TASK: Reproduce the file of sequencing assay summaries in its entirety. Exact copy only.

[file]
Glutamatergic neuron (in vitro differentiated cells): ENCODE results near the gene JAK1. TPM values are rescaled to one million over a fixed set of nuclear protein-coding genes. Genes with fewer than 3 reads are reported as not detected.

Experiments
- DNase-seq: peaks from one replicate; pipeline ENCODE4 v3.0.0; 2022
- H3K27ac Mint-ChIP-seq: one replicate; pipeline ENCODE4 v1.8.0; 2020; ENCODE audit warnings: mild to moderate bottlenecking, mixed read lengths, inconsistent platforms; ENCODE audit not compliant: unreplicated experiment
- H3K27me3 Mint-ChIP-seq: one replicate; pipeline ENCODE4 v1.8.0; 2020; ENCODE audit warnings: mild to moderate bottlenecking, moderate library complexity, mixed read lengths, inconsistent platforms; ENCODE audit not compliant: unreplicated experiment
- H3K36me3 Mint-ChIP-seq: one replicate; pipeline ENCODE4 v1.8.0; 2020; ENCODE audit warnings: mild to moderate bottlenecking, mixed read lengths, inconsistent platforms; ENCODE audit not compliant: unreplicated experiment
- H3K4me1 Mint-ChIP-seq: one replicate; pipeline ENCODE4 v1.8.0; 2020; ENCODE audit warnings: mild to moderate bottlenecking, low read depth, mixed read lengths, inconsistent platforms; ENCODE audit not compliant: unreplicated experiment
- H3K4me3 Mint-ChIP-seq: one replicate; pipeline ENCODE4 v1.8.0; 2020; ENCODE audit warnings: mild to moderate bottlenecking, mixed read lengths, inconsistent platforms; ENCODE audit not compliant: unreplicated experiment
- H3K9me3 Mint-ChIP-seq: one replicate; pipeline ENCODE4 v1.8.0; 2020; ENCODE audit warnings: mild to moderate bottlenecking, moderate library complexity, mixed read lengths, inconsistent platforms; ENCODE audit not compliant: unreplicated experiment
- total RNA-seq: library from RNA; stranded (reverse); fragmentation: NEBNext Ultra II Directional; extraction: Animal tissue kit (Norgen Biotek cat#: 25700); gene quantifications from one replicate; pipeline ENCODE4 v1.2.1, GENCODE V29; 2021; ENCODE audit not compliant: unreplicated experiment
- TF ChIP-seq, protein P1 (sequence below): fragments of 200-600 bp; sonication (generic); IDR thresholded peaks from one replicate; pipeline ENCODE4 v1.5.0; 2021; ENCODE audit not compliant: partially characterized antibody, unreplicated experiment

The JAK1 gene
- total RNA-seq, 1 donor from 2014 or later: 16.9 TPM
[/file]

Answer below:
Glutamatergic neuron (in vitro differentiated cells): ENCODE results near the gene JAK1. TPM values are rescaled to one million over a fixed set of nuclear protein-coding genes. Genes with fewer than 3 reads are reported as not detected.

Experiments
- DNase-seq: peaks from one replicate; pipeline ENCODE4 v3.0.0; 2022
- H3K27ac Mint-ChIP-seq: one replicate; pipeline ENCODE4 v1.8.0; 2020; ENCODE audit warnings: mild to moderate bottlenecking, mixed read lengths, inconsistent platforms; ENCODE audit not compliant: unreplicated experiment
- H3K27me3 Mint-ChIP-seq: one replicate; pipeline ENCODE4 v1.8.0; 2020; ENCODE audit warnings: mild to moderate bottlenecking, moderate library complexity, mixed read lengths, inconsistent platforms; ENCODE audit not compliant: unreplicated experiment
- H3K36me3 Mint-ChIP-seq: one replicate; pipeline ENCODE4 v1.8.0; 2020; ENCODE audit warnings: mild to moderate bottlenecking, mixed read lengths, inconsistent platforms; ENCODE audit not compliant: unreplicated experiment
- H3K4me1 Mint-ChIP-seq: one replicate; pipeline ENCODE4 v1.8.0; 2020; ENCODE audit warnings: mild to moderate bottlenecking, low read depth, mixed read lengths, inconsistent platforms; ENCODE audit not compliant: unreplicated experiment
- H3K4me3 Mint-ChIP-seq: one replicate; pipeline ENCODE4 v1.8.0; 2020; ENCODE audit warnings: mild to moderate bottlenecking, mixed read lengths, inconsistent platforms; ENCODE audit not compliant: unreplicated experiment
- H3K9me3 Mint-ChIP-seq: one replicate; pipeline ENCODE4 v1.8.0; 2020; ENCODE audit warnings: mild to moderate bottlenecking, moderate library complexity, mixed read lengths, inconsistent platforms; ENCODE audit not compliant: unreplicated experiment
- total RNA-seq: library from RNA; stranded (reverse); fragmentation: NEBNext Ultra II Directional; extraction: Animal tissue kit (Norgen Biotek cat#: 25700); gene quantifications from one replicate; pipeline ENCODE4 v1.2.1, GENCODE V29; 2021; ENCODE audit not compliant: unreplicated experiment
- TF ChIP-seq, protein P1 (sequence below): fragments of 200-600 bp; sonication (generic); IDR thresholded peaks from one replicate; pipeline ENCODE4 v1.5.0; 2021; ENCODE audit not compliant: partially characterized antibody, unreplicated experiment

The JAK1 gene
- total RNA-seq, 1 donor from 2014 or later: 16.9 TPM